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Nystagmus in Down Syndrome – a Retrospective Notes Review

Authors:

Dilys Oladiwura,

Moorfields Eye Hospital NHS Foundation Trust, GB
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Yusrah Shweikh,

Moorfields Eye Hospital NHS Foundation Trust, GB
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Clare Roberts,

Moorfields Eye Hospital NHS Foundation Trust, GB
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Maria Theodorou

Moorfields Eye Hospital NHS Foundation Trust; National Institute for Health Research Biomedical Research Centre at Moorfields Eye Hospital, GB
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Abstract

Introduction: Nystagmus has been reported in up to 30% of people with Down Syndrome (DS), and yet is still not well understood. Our study aims to characterise the clinical features of patients with DS and nystagmus.

Methods: A retrospective medical-records review was conducted of all patients with a diagnosis of DS and nystagmus seen at Moorfields Eye Hospital over a ten-year period.

Results: Fifty-one subjects were identified, with complete data in 48. The mean age at presentation was 5.1 years (range 0–26 years). The mean binocular LogMAR visual acuity was 0.55(95%CI 0.53–0.57), mean refractive error was –1.8 Dioptre Sphere, DS (95% CI – 5.251.63) with –1.2 Dioptre Cylinder, DC (95% CI – 1.6–0.7). Ocular misalignment was found in 50% of patients. A diagnosis of Fusion Maldevelopment Nystagmus Syndrome (FMNS) was made in 6.3%, Infantile Nystagmus Syndrome (INS) in 8.4% and ABducting nystagmus/Inter-Nuclear Ophthalmoplegia (INO) in 2.1%. The descriptive term ‘Manifest Horizontal Nystagmus’(MNH) was used in the majority, highlighting the difficulties in clinically differentiating the subtypes of nystagmus in DS. Eleven patients had associated cataract. Additional diagnoses unrelated to DS were made in 10.4%.

Conclusions: The most frequent type of nystagmus in our cohort was ‘presumed’ INS. This study highlights the importance of differentiating between FMNS and INS (with a latent component), so that further investigations can be performed as appropriate. Almost 25% had associated cataract, and a further 10% other diagnoses un-associated to DS. Despite INS being known to be associated with DS, further investigations may be required in a small subset with true INS after careful clinical assessment and use of eye movement recordings (where available).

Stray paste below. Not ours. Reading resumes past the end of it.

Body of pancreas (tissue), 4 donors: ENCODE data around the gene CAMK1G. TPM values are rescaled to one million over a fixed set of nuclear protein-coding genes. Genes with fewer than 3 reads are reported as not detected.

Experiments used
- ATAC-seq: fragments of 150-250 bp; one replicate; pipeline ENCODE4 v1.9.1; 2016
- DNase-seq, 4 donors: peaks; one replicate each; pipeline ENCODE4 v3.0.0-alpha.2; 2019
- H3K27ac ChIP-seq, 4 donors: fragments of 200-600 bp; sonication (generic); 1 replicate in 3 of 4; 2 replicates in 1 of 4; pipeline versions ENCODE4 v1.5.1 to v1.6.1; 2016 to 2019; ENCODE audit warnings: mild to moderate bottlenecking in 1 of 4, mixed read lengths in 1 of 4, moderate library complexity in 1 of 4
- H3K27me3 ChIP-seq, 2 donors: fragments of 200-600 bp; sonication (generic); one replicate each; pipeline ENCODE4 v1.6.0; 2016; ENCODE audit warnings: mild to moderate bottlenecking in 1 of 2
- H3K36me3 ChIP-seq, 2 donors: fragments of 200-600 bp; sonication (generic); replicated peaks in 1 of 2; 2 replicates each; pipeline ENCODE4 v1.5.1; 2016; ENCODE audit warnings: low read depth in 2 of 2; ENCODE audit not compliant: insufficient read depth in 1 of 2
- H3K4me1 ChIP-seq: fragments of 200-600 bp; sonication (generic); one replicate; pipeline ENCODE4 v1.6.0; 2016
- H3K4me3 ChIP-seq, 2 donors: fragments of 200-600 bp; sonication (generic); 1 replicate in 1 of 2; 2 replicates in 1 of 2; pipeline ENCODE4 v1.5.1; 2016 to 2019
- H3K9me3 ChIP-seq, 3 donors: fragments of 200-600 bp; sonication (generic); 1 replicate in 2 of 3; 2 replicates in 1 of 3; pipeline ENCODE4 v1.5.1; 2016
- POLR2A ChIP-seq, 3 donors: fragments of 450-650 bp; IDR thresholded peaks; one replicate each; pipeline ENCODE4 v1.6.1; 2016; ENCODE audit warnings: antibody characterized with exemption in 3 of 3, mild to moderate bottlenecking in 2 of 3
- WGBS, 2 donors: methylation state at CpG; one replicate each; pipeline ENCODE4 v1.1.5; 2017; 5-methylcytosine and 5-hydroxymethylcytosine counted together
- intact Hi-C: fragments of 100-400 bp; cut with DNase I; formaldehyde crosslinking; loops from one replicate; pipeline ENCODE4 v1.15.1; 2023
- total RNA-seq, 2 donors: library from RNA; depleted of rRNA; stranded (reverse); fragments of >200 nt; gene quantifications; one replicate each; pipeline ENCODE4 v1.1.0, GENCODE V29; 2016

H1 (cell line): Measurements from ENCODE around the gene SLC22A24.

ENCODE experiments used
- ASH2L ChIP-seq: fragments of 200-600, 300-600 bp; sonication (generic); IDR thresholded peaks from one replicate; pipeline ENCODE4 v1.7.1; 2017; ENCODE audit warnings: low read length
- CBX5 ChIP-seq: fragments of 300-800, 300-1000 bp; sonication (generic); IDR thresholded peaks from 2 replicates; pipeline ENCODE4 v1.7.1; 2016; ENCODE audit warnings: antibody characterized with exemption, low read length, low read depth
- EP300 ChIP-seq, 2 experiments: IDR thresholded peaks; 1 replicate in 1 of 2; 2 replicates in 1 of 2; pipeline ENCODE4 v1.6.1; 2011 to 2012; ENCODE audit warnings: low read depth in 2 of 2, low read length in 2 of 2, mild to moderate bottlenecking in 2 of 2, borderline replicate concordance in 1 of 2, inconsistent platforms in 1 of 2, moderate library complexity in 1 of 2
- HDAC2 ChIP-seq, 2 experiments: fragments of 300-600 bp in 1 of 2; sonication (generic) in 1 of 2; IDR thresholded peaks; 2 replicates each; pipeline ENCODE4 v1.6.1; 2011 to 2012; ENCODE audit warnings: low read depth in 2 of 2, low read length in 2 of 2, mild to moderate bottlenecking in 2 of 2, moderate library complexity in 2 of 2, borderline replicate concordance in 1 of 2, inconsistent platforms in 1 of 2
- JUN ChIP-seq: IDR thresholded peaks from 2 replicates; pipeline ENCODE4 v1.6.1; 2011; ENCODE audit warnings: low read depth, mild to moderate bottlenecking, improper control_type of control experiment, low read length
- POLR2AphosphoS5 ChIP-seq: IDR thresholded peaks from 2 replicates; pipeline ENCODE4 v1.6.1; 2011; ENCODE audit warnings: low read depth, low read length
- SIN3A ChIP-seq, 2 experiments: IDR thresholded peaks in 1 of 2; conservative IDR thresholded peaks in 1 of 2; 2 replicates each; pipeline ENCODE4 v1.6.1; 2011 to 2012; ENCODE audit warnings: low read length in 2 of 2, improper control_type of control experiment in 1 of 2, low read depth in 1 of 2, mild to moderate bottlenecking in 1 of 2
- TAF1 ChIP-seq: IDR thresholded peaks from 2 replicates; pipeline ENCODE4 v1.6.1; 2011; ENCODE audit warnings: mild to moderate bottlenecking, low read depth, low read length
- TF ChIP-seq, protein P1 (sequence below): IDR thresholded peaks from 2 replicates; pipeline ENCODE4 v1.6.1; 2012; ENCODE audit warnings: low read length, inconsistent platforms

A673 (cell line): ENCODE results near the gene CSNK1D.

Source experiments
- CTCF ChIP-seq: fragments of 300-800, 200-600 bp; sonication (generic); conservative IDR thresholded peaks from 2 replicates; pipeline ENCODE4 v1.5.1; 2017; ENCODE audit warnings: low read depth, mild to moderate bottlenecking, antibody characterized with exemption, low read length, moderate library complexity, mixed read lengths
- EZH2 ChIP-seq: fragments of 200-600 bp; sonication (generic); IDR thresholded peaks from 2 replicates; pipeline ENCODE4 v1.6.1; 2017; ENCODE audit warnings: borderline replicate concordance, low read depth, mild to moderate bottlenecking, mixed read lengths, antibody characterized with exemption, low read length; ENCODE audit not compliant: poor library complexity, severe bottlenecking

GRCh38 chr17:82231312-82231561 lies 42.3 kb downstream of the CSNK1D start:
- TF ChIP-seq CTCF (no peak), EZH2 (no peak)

How to Cite: Oladiwura, D., Shweikh, Y., Roberts, C. and Theodorou, M., 2022. Nystagmus in Down Syndrome – a Retrospective Notes Review. British and Irish Orthoptic Journal, 18(1), pp.48–56. DOI: http://doi.org/10.22599/bioj.256
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  Published on 21 Jun 2022
 Accepted on 27 Apr 2022            Submitted on 12 Oct 2021

Introduction

Down Syndrome (DS) originates, in most cases, from a full trisomy of chromosome 21. There has been a steep rise in DS pregnancies due to the rising maternal/paternal age, although the number of live births has fallen (Morris & Alberman 2009). Maternal age is a well-established association but it has also been shown that there is paternal age effect seen in association with a maternal age of 35 years and older, being more pronounced with maternal age of 40 years and older (Fisch et al. 2003). Ophthalmic manifestations are common in DS, including strabismus, refractive errors, and congenital cataract (Akinci et al. 2009). Congenital cataract is also known to be associated with both INS and FMNS (Abadi, Foster & Lloyd 2006; Birch et al. 2012). Subnormal vision is common in trisomy 21 (Zahidi, Vinuela-Navarro & Woodhouse 2018), although this does not necessarily correlate with the ocular findings such as nystagmus (Morton 2011; Felius, Beauchamp & Stager 2014). More recently it has been suggested to be due to retinal developmental changes in DS (O’Brien et al. 2015; Ugurlu & Altinkurt 2020).

In the literature published to date, nystagmus has been described in up to 30% of subjects with DS (Wagner, Caputo & Reynolds 1990; Da Cunha & Moreira 1996). Despite being a well-known association, there will always be practical difficulties in clinically assessing nystagmus in DS, particularly in infants and younger children. Our nystagmus service sees a relatively large number of children and adults with DS and nystagmus, occasionally with alternative/additional diagnoses. These additional diagnoses led to the interest in exploring this area further – the aim of this retrospective notes review was to evaluate our cohort of patients with DS and nystagmus and current ‘standard practice’ as a step towards developing a clinical pathway.